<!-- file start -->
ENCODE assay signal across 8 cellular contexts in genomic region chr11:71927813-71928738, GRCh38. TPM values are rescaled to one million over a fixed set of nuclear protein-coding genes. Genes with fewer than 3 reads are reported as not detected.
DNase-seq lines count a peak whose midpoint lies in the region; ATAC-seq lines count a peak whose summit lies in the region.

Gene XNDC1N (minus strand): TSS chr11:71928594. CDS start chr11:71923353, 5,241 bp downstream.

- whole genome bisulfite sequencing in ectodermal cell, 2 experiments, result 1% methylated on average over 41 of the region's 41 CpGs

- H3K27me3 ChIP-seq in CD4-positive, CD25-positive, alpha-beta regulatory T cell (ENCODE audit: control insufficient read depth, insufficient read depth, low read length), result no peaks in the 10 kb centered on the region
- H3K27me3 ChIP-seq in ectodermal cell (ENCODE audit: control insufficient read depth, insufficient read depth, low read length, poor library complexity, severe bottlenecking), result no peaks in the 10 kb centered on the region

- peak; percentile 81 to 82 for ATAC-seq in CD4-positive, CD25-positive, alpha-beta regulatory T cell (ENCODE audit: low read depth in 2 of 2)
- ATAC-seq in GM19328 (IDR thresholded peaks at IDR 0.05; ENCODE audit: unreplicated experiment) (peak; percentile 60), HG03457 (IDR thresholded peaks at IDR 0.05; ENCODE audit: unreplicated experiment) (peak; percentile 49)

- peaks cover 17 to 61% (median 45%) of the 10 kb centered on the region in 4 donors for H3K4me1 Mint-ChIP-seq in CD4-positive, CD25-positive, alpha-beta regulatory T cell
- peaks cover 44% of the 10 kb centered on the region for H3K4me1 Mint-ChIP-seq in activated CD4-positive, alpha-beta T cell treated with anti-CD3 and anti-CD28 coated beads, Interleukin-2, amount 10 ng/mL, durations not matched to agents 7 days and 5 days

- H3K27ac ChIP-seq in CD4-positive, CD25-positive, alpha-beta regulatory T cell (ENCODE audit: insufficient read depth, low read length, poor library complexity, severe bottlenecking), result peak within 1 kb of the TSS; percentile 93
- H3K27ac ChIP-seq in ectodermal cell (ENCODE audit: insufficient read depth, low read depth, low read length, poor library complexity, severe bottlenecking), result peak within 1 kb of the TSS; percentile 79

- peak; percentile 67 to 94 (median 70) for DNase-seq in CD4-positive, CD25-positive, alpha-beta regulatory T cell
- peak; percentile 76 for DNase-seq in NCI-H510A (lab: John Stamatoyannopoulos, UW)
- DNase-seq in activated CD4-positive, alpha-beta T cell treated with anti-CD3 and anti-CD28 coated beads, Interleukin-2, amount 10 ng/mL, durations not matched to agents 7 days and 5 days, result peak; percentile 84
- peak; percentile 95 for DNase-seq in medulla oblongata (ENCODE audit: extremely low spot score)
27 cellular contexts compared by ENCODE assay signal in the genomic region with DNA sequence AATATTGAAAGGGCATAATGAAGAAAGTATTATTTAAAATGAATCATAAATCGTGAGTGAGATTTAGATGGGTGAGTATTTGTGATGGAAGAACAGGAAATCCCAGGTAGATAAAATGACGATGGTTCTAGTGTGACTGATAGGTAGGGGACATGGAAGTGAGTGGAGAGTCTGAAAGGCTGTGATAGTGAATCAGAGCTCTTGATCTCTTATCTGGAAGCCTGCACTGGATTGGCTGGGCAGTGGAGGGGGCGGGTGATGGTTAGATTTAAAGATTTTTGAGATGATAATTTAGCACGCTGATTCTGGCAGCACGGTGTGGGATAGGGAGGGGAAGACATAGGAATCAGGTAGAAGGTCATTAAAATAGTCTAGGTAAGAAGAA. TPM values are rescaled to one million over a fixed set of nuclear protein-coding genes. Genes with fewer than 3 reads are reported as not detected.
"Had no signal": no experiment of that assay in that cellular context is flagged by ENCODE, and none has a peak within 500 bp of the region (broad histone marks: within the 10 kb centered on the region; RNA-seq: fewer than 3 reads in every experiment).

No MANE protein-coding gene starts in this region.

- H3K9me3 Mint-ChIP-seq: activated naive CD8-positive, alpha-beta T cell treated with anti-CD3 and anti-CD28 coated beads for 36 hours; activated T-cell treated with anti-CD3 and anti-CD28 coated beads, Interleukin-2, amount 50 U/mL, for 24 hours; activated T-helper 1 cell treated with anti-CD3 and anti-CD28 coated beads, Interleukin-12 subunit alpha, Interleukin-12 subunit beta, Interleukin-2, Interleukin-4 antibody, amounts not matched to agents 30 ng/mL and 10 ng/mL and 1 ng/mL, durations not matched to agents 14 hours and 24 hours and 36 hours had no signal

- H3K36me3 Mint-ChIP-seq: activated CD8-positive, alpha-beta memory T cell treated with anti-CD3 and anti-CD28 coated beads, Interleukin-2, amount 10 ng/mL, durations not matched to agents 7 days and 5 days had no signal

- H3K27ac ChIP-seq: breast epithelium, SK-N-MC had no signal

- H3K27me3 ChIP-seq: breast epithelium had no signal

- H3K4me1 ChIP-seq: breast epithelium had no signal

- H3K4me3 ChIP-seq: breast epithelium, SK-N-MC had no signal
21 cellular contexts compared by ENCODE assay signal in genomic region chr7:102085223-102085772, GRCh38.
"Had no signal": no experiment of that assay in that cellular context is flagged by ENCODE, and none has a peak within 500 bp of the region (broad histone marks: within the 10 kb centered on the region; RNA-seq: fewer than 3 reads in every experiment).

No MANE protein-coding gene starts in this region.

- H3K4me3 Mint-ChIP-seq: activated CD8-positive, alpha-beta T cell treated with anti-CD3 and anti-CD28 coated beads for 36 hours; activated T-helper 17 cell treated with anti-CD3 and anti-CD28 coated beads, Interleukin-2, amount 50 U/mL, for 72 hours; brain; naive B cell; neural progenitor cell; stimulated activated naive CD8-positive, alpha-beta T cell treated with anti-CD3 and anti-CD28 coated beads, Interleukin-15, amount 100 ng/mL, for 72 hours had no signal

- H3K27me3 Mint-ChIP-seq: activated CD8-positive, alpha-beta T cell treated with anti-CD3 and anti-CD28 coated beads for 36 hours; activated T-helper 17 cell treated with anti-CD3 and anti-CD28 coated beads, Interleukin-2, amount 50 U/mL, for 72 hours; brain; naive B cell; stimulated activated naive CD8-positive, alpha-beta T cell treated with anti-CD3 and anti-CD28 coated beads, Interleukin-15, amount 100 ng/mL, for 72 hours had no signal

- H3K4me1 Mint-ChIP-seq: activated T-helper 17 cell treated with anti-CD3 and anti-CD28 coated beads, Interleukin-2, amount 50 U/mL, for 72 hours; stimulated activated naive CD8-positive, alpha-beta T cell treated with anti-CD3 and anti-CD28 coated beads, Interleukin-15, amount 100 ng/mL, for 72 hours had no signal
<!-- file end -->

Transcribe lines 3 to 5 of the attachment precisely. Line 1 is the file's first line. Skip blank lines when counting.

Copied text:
Gene XNDC1N (minus strand): TSS chr11:71928594. CDS start chr11:71923353, 5,241 bp downstream.

- whole genome bisulfite sequencing in ectodermal cell, 2 experiments, result 1% methylated on average over 41 of the region's 41 CpGs

- H3K27me3 ChIP-seq in CD4-positive, CD25-positive, alpha-beta regulatory T cell (ENCODE audit: control insufficient read depth, insufficient read depth, low read length), result no peaks in the 10 kb centered on the region